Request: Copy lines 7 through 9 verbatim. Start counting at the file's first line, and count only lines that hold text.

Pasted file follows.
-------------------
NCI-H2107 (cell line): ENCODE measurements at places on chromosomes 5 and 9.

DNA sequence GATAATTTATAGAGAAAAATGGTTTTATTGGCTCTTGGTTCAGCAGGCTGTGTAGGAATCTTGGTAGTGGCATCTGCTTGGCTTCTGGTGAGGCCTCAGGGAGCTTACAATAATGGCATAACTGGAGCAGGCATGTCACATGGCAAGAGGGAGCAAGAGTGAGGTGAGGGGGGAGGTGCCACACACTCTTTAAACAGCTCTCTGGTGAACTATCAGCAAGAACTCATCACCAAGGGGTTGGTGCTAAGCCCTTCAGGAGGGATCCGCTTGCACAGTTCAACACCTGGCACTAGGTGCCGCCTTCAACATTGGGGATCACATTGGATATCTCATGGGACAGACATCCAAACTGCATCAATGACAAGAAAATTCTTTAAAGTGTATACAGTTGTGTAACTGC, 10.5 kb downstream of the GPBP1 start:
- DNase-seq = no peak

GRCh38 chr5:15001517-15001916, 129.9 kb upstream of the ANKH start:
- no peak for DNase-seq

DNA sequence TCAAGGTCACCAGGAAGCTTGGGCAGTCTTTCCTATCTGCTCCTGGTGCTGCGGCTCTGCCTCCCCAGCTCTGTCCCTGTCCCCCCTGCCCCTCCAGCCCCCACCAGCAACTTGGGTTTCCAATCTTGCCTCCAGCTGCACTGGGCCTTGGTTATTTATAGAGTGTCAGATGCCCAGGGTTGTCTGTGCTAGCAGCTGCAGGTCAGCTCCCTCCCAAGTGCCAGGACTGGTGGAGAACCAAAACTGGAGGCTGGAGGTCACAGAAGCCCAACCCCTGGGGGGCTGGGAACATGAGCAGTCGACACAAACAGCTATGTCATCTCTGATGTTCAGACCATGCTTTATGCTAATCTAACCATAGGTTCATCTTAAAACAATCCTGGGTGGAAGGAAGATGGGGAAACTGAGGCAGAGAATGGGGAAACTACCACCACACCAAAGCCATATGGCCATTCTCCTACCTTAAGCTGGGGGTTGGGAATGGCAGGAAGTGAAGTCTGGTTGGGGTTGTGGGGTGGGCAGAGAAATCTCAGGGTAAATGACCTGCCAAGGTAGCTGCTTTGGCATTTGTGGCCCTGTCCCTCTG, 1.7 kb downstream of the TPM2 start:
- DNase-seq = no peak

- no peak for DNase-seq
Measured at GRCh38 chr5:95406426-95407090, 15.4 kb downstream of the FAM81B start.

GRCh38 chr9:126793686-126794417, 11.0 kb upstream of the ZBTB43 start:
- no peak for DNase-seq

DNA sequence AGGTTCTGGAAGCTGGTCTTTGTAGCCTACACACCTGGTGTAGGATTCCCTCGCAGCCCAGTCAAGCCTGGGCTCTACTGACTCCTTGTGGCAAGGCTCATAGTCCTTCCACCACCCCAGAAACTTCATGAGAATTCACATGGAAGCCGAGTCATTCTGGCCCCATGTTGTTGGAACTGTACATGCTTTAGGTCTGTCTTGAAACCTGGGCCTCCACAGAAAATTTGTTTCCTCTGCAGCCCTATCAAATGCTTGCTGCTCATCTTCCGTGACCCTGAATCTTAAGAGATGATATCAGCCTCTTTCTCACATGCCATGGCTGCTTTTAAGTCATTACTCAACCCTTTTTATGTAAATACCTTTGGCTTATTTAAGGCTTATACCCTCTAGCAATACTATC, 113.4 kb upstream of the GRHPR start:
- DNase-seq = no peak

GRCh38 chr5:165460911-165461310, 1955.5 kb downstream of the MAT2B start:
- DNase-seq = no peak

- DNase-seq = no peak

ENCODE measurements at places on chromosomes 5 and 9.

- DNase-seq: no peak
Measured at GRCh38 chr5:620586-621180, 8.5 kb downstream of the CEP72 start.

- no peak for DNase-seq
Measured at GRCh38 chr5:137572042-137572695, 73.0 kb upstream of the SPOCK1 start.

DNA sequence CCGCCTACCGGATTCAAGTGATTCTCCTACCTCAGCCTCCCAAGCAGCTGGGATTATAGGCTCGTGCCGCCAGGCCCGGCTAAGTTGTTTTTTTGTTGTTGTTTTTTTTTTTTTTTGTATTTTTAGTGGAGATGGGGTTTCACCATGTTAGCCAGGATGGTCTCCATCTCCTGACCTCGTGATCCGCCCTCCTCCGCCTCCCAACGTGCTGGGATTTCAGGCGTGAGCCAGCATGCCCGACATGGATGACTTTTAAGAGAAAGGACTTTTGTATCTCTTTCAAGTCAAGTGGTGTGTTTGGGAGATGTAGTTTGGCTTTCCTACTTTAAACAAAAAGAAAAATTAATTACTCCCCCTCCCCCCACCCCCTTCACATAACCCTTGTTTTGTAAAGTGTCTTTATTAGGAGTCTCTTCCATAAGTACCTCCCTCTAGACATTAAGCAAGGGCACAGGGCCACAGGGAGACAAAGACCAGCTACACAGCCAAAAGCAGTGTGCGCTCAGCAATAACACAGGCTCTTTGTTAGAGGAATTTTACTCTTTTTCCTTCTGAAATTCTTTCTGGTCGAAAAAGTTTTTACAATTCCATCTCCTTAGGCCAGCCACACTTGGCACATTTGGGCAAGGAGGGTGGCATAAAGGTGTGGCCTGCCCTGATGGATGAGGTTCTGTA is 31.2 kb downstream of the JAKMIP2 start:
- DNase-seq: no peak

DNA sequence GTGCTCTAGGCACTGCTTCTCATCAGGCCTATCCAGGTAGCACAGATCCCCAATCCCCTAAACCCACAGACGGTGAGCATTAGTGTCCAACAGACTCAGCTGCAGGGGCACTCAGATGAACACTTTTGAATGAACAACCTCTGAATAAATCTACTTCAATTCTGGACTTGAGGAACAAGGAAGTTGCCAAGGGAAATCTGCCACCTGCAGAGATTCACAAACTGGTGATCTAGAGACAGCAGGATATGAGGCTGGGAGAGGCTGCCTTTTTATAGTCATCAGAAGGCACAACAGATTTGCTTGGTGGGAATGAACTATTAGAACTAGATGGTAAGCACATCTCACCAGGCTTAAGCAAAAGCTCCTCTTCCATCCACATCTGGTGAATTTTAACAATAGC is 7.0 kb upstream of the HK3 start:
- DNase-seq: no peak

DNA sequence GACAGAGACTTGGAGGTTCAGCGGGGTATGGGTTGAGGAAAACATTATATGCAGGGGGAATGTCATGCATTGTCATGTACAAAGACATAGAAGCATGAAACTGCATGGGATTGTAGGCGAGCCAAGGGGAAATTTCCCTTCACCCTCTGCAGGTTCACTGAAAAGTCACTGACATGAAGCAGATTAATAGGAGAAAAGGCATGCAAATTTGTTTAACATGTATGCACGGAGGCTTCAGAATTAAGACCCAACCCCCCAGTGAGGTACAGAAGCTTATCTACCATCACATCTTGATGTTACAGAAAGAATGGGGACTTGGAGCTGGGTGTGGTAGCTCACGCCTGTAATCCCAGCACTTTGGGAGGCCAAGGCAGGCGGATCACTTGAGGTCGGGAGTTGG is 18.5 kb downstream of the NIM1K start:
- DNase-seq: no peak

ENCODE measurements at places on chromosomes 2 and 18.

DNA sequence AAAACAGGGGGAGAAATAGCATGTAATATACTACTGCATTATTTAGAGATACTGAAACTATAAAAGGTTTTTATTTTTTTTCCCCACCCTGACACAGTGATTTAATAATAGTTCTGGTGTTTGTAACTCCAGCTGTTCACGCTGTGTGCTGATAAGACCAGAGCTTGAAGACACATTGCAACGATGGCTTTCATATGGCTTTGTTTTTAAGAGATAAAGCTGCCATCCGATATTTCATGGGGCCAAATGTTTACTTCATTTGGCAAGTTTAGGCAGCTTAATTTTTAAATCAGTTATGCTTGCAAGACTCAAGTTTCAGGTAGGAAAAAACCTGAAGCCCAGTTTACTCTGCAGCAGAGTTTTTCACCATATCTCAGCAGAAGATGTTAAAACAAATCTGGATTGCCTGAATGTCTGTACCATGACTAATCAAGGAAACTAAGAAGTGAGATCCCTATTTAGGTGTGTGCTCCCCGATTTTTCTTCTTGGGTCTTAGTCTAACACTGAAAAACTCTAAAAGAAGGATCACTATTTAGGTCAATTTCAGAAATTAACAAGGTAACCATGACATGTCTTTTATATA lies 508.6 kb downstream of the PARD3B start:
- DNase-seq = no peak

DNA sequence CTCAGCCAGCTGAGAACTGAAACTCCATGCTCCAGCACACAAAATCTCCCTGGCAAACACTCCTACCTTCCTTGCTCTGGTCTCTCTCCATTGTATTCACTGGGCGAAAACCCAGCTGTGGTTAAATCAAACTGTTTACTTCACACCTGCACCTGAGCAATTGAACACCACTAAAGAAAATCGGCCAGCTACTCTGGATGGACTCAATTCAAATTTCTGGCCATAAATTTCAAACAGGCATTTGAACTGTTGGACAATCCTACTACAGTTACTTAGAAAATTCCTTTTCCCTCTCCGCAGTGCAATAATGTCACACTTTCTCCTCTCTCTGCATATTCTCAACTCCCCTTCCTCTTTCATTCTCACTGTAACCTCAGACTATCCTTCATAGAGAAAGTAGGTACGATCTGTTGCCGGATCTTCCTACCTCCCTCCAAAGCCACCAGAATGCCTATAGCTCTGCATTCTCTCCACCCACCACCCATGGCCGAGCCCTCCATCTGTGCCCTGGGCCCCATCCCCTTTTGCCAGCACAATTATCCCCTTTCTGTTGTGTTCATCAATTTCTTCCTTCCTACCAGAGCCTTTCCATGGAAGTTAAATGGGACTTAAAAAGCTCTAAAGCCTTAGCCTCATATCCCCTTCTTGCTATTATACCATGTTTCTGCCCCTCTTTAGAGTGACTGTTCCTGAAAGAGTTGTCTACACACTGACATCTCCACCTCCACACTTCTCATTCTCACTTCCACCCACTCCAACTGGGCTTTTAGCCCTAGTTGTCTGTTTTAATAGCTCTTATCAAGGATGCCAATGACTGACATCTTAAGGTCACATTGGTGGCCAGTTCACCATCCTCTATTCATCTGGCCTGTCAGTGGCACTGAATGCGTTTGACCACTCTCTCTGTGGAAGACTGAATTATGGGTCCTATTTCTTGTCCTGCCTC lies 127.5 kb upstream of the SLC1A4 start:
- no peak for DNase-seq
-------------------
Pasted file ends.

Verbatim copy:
- DNase-seq = no peak

- no peak for DNase-seq
Measured at GRCh38 chr5:95406426-95407090, 15.4 kb downstream of the FAM81B start.